The advantages of the present invention are apparent in view of the detailed description of the invention provided above. In the present state of computing, a user must remember many personal identifiers, personal identification numbers, passwords, etc. LDAP-related processes use distinguished names, which can be long and syntactically complex, and a user may become burdened by attempting to remember DNs in addition to other personal information. In other circumstances, the user may never have known the distinguished name of an object which the user desires to access or modify, i.e. the user knows that the directory may or must contain an instance of the object but does not know the distinguished name for the object.

By using the DN lookup methodology or utility of the present invention, the cognitive load for a user is reduced. Rather than typing in a full DN, a user may input a given name or just a few characters of a given name, and the DN lookup utility automatically determines the full, appropriate DN. The automated DN lookup may be applied in any computing situation in which a user is required to specify a DN, and a user may also configure attributes and filters to search for DN candidates. For example, the user may configure an object class against which the LDAP search is to be performed.

It is important to note that while the present invention has been described in the context of a fully functioning data processing system, those of ordinary skill in the art will appreciate that the processes of the present invention are capable of being distributed in a form of a computer readable medium of instructions and a variety of forms and that the present invention applies equally regardless of the particular type of signal bearing media actually used to carry out the distribution. Examples of computer readable media include recordable-type media such a floppy disc, a hard disk drive, a RAM, and CD-ROMs and transmission-type media such as digital and analog communications links.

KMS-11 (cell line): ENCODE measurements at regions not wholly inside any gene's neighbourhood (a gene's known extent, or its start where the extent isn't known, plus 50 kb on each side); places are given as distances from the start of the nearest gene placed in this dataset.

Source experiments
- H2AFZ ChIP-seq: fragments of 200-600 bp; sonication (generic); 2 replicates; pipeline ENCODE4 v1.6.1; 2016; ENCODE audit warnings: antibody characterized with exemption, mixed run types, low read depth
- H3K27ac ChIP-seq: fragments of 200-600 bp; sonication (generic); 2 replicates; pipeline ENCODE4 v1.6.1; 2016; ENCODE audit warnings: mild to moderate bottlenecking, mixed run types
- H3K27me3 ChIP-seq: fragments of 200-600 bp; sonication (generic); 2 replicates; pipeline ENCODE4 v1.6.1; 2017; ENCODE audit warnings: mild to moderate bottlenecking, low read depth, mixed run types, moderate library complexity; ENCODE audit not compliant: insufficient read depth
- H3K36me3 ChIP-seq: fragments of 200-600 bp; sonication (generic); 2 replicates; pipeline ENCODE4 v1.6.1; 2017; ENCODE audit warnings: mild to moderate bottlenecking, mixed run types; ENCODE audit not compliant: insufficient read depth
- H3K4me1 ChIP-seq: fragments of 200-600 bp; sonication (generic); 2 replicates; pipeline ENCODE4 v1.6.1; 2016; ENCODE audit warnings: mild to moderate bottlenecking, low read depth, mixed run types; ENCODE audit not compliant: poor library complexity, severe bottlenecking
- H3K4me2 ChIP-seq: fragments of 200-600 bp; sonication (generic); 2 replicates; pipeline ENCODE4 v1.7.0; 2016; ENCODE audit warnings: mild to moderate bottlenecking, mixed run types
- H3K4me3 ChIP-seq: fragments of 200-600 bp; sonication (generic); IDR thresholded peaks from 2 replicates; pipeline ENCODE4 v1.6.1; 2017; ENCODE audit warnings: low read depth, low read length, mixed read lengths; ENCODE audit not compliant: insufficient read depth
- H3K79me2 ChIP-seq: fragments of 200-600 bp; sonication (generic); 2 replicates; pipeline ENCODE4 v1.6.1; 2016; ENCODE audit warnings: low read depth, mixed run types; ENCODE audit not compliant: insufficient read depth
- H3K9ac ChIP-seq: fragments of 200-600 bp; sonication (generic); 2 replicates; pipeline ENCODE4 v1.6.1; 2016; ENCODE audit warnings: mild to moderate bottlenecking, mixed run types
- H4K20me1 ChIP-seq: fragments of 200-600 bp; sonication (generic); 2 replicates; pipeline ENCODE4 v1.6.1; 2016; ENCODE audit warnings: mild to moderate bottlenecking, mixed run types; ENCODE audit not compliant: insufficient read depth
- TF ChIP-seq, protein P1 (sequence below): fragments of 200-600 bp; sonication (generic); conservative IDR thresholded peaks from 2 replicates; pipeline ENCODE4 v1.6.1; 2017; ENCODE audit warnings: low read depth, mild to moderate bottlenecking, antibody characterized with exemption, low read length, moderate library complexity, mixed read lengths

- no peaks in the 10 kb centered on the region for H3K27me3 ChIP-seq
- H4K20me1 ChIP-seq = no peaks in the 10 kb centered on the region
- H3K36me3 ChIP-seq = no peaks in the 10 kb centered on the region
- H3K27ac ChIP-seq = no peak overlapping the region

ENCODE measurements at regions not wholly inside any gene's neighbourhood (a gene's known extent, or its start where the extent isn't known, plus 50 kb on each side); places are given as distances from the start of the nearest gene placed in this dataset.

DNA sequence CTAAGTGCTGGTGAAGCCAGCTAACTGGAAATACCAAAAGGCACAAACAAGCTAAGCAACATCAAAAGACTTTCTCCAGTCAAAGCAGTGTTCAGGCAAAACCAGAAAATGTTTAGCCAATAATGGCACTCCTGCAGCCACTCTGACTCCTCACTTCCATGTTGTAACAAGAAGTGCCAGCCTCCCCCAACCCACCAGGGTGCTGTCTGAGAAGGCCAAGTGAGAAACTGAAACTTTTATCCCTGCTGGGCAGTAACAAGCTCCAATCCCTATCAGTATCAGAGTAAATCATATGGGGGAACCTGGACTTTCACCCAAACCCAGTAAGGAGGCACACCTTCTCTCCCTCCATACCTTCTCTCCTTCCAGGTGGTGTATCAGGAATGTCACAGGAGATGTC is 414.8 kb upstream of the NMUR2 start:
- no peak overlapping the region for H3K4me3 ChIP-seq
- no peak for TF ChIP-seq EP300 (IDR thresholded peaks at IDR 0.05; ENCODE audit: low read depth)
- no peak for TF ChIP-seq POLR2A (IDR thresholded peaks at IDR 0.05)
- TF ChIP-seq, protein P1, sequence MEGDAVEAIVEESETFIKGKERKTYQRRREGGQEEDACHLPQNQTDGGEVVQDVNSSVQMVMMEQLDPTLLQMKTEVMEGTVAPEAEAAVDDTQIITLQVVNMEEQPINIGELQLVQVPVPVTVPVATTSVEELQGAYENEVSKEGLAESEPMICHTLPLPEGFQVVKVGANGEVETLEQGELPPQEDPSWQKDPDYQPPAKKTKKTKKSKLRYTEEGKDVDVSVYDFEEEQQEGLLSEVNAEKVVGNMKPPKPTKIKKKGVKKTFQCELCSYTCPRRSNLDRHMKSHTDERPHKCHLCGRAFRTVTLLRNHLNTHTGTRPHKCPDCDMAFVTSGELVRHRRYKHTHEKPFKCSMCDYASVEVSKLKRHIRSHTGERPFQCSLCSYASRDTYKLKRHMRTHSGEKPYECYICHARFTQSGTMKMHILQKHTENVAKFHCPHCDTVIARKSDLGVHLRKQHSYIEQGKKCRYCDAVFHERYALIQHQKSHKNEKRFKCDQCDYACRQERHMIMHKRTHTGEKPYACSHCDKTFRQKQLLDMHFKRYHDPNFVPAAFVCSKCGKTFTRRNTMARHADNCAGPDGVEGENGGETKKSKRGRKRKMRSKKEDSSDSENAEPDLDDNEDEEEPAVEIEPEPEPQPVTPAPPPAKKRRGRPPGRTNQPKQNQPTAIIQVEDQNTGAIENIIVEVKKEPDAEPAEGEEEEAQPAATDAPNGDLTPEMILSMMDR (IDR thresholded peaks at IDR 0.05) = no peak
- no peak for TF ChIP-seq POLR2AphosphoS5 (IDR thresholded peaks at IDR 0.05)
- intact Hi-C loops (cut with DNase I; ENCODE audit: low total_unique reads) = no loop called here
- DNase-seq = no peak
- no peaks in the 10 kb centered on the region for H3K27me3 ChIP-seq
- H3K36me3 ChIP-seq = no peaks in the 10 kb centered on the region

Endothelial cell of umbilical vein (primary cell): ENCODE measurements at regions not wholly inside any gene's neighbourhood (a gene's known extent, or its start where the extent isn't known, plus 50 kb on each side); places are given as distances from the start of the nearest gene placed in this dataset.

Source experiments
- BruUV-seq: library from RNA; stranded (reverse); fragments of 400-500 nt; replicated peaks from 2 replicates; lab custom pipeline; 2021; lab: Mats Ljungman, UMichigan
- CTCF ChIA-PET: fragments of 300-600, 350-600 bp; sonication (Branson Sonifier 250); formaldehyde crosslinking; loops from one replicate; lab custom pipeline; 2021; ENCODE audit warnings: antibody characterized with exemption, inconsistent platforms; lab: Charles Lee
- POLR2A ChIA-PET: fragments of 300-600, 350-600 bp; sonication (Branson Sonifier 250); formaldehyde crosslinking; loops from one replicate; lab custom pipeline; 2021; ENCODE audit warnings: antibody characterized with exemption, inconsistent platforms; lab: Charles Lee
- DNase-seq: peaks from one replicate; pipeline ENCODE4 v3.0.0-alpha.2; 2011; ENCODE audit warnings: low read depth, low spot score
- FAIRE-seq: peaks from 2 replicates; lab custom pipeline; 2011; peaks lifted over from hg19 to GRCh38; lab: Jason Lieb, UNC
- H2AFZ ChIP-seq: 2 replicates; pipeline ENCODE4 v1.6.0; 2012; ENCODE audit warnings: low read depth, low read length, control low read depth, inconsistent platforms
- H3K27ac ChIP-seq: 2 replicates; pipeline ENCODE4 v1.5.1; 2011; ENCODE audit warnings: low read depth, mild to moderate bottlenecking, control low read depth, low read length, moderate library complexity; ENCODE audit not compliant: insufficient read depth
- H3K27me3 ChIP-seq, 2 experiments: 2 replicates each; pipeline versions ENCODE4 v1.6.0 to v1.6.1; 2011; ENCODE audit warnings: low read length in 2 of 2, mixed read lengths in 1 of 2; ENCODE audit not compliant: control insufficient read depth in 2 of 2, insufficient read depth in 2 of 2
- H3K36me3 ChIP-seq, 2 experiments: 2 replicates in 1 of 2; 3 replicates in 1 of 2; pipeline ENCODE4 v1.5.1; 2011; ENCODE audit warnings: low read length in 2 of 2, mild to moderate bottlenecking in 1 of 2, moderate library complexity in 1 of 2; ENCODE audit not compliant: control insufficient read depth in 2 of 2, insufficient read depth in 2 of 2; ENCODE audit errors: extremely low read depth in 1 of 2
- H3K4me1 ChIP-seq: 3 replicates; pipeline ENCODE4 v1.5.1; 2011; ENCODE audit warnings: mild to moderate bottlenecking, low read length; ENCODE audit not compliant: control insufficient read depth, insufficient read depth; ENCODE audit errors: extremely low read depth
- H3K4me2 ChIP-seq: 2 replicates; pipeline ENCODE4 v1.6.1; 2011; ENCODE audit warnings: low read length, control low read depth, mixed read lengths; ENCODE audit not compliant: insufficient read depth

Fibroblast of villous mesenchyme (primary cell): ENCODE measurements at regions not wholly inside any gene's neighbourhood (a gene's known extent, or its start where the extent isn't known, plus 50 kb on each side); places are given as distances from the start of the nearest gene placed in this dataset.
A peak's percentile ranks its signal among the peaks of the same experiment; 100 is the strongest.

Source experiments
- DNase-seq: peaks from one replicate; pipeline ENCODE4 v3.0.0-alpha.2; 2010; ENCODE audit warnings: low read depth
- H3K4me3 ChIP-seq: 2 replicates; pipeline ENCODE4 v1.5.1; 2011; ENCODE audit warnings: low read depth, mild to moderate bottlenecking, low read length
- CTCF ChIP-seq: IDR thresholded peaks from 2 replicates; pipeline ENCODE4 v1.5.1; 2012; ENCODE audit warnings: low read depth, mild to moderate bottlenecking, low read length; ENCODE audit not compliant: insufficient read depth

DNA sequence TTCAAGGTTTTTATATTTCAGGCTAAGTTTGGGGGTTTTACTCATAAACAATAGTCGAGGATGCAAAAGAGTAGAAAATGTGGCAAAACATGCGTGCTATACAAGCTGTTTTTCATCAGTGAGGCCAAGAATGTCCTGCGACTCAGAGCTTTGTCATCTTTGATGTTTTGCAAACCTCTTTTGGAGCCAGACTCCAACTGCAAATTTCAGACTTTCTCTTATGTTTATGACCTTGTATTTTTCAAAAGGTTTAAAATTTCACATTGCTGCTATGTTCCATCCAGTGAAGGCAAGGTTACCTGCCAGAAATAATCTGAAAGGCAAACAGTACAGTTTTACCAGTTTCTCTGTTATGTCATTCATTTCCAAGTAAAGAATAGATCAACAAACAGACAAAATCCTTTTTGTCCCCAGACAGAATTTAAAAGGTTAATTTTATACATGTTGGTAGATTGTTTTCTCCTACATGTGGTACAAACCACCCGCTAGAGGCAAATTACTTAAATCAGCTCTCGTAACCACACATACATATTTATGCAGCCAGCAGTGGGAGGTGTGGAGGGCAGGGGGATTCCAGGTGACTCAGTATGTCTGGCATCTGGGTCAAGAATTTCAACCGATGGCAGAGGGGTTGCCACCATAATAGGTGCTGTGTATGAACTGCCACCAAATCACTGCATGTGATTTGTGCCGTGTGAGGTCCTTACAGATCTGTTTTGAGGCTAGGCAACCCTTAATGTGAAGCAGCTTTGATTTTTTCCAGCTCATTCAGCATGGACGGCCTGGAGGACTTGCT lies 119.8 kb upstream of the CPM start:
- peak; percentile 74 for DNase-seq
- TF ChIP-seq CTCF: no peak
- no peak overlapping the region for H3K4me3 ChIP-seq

The description of the present invention has been presented for purposes of illustration and description, but is not intended to be exhaustive or limited to the invention in the form disclosed. Many modifications and variations will be apparent to those of ordinary skill in the art. Although the present invention is illustrated using LDAP directory servers, the processes of the present invention may be applied to other types of servers. The embodiment was chosen and described in order to best explain the principles of the invention the practical application and to enable others of ordinary skill in the art to understand the invention for various embodiments with various modifications as are suited to the particular use contemplated.

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Classifications
U.S. Classification1/1, 707/E17.012, 707/999.107, 707/999.104, 707/999.004, 707/999.102, 707/999.003, 707/999.005
International ClassificationG06F17/30
Cooperative ClassificationY10S707/99935, Y10S707/99933, Y10S707/99934, Y10S707/99945, Y10S707/99943, Y10S707/99948, G06F17/30985
European ClassificationG06F17/30Z1T